Injury Management and Prevention: Shoulder Impingementsby Robin O'Leary and Nina Leonfellner Feb/2014
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In this article, climbing coach Robin O'Leary teams up with top physiotherapist Nina Leonfellner to help climbers prevent and cure common imbalances and injuries, thus enabling you to reach your potential without destroying yourself. This is the first in a four-part series and deals with Shoulder Impingements.
UKC Articles, Feb 2014
© Simon Carter (Onsight Photography)
Many climbers are blissfully unaware of the most common injuries that we suffer from – or even worse, are ignoring the ones they actually have, being naïve to the seriousness of them. Most experienced climbers will be more familiar with the “alarm bells” of injuries, but ignore them and decide to climb, as they can... despite suffering from a bit of pain.
Over the next few weeks, I aim to help the majority of climbers by identifying the three most common injuries we, as climbers, suffer from and what we can do about the ones we may already have. With the terrible weather currently and (hopefully) a warm, dry summer round the corner, it may be the perfect time to give your body the rest it well deserves and to look at what exercises you should be doing to keep any damage at bay, or to rehabilitate your current injuries so that you can make 2014 pain free. We will focus on shoulder impingements, elbow tendinopathy and finger strains – pulleys and tendons.
I have partnered up with well known physiotherapist Nina Leonfellner to help illustrate these injuries and exercises.
Climbing is considered a pulling sport. Move after move of pulling down, pulling in and compressing – the upper body is consumed by this repetitive nature and sooner or later, if left to its own devices, you will get injuries along with a poor posture.
To avoid this, climbers must counteract these movements with antagonist exercises. Nina describes it well:
“Tissues loaded in a certain direction will deform and lose fluid. A way to reverse the deformity is to exert an opposite force on them. This replaces lost fluid and helps reshape the tissue. A bit like correcting a dent in a car door...if tissues are constantly exposed to the same stresses and strains the dent simply gets bigger and bigger, until eventually the stresses are big enough to cause damage.”
To find out more about antagonistic exercises and how best to avoid or prevent injuries with correct warm-ups and cool downs, please visit my blog, where Nina and I have been discussing the best protocol.
Assuming it is a little too late, and we have been climbing a little too much with poor technique and not enough rest or conditioning, we need to look into what are the alarm bells of the common injuries, what they are and how to essentially, “correct the dents” as Nina says.
Part 1 – Shoulder Impingements
What is a shoulder impingement?
Nina: Shoulder impingement is when the delicate, deep shoulder tendons (rotator cuff) are getting pinned and pinched under the bony archway of the shoulder blade. The rotator cuff is an amalgamation of deep tendons that surrounds the ball and socket joint of the shoulder. There are technically 4 muscles of the rotator cuff, however, really it is one tendon. The most common ones to be injured or pinched for climbers are the supraspinatus and infraspinatus tendons.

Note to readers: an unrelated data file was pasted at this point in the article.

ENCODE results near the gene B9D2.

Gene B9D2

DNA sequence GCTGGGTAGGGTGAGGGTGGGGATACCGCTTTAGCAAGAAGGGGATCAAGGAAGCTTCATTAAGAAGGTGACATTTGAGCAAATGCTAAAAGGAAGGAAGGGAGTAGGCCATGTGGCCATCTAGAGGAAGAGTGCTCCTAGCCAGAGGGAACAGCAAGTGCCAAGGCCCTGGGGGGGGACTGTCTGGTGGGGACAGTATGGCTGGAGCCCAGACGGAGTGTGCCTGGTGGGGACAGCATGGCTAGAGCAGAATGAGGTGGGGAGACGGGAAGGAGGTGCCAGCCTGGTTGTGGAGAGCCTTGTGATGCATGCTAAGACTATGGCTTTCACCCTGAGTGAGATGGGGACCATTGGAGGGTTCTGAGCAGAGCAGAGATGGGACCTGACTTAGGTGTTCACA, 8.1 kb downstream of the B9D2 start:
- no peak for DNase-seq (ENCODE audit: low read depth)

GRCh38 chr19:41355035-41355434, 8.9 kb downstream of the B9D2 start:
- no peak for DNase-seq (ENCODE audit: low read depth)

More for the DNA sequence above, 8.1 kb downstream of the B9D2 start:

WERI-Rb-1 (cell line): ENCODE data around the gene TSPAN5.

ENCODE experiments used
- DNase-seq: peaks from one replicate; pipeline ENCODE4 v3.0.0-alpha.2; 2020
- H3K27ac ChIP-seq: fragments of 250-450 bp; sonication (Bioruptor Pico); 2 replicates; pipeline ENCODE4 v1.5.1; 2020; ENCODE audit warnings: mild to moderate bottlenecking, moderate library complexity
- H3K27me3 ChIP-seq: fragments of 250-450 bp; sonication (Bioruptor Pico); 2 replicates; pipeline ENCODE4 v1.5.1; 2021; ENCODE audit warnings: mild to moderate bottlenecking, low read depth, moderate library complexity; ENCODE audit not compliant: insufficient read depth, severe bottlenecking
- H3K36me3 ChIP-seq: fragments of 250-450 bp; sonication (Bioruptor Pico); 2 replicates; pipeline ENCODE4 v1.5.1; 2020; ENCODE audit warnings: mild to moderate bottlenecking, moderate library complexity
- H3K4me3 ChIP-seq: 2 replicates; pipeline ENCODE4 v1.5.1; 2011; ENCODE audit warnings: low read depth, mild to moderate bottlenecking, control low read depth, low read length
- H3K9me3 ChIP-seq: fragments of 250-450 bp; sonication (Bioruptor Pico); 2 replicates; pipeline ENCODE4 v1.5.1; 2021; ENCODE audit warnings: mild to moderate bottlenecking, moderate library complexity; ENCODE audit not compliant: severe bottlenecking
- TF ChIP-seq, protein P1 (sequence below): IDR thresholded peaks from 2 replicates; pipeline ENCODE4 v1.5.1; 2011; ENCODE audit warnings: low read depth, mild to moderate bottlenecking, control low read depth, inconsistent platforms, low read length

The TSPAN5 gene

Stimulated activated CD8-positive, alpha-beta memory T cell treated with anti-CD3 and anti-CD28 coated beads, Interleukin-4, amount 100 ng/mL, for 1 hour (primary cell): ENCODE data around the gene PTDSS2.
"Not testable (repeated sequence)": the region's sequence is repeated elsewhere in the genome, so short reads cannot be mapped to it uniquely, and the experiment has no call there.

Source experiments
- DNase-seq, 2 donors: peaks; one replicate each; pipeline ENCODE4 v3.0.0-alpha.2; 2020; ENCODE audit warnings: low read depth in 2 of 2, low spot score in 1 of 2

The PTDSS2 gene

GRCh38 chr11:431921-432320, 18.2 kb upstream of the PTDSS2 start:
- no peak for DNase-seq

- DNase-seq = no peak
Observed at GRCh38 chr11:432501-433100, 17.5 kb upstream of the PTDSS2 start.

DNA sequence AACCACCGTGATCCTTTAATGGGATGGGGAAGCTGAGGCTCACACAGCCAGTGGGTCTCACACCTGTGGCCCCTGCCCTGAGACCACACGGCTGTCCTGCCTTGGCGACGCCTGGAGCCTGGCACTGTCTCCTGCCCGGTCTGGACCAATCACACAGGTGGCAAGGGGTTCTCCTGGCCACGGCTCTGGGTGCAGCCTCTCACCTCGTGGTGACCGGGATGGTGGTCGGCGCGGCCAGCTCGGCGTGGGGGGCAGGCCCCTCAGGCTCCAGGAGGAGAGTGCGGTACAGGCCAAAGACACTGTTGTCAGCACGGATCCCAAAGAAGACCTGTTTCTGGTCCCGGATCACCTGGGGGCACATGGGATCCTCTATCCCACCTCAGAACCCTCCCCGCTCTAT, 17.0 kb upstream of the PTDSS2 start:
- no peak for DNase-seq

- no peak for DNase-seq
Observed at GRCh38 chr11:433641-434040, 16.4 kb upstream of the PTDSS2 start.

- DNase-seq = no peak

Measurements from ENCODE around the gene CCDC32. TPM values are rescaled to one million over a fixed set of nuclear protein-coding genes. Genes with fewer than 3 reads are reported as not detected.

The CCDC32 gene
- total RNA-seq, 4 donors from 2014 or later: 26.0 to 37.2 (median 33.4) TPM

Can you describe what it feels like?
Nina: A pain in the front, top or behind the shoulder joint. You can feel this pain at rest and especially when reaching or raising your arm. A lot of climbers will describe it as a deep pain IN their shoulder joint.
I have had an impingement before and it really is painful. I was constantly raising my arm on rest days and trying to massage it. I remember thinking that it came out of nowhere? How do we get an impingement?
Nina: Shoulder impingement happens when the ball and socket of the shoulder complex does not stay centered when the arm moves. Most of the time, there is a problem with the socket, which is the shoulder blade. The shoulder blade is the base of this moving system. The shoulder blade lies onto the torso and rib cage, and therefore also comprises part of the “base” of the moving arm. Torso and upper back stiffness can affect the movement, or lack of movement to the “base”. This is obviously extremely common in climbers.
When your arm moves up, down, backwards and forwards, your arm bone (humerus) should move twice as much as your shoulder blade (this is an average and can differ for different sports, and can also be adapted, which can be part of the problem). If the arm bone and its base do not move in synchrony, then the rotator cuff tendons can become wedged under a bony archway called the “Acromium”.
As mentioned previously, a stiff upper back and lower neck can affect this movement ratio. Poor shoulder posture and muscle imbalance can also prevent the ball and socket joint from staying centered. This is another reason that climbers should do their antagonistic exercises! Over developed Lats will pull the front of the arm bone (humerus/ball of the socket joint) forwards, off-setting the ball and socket joint. Pressing and lifting exercises, as well as, keeping your shoulders, upper back and lats loose, will oppose all the pulling you do in climbing, which will help to equilibrate the shoulder socket forces.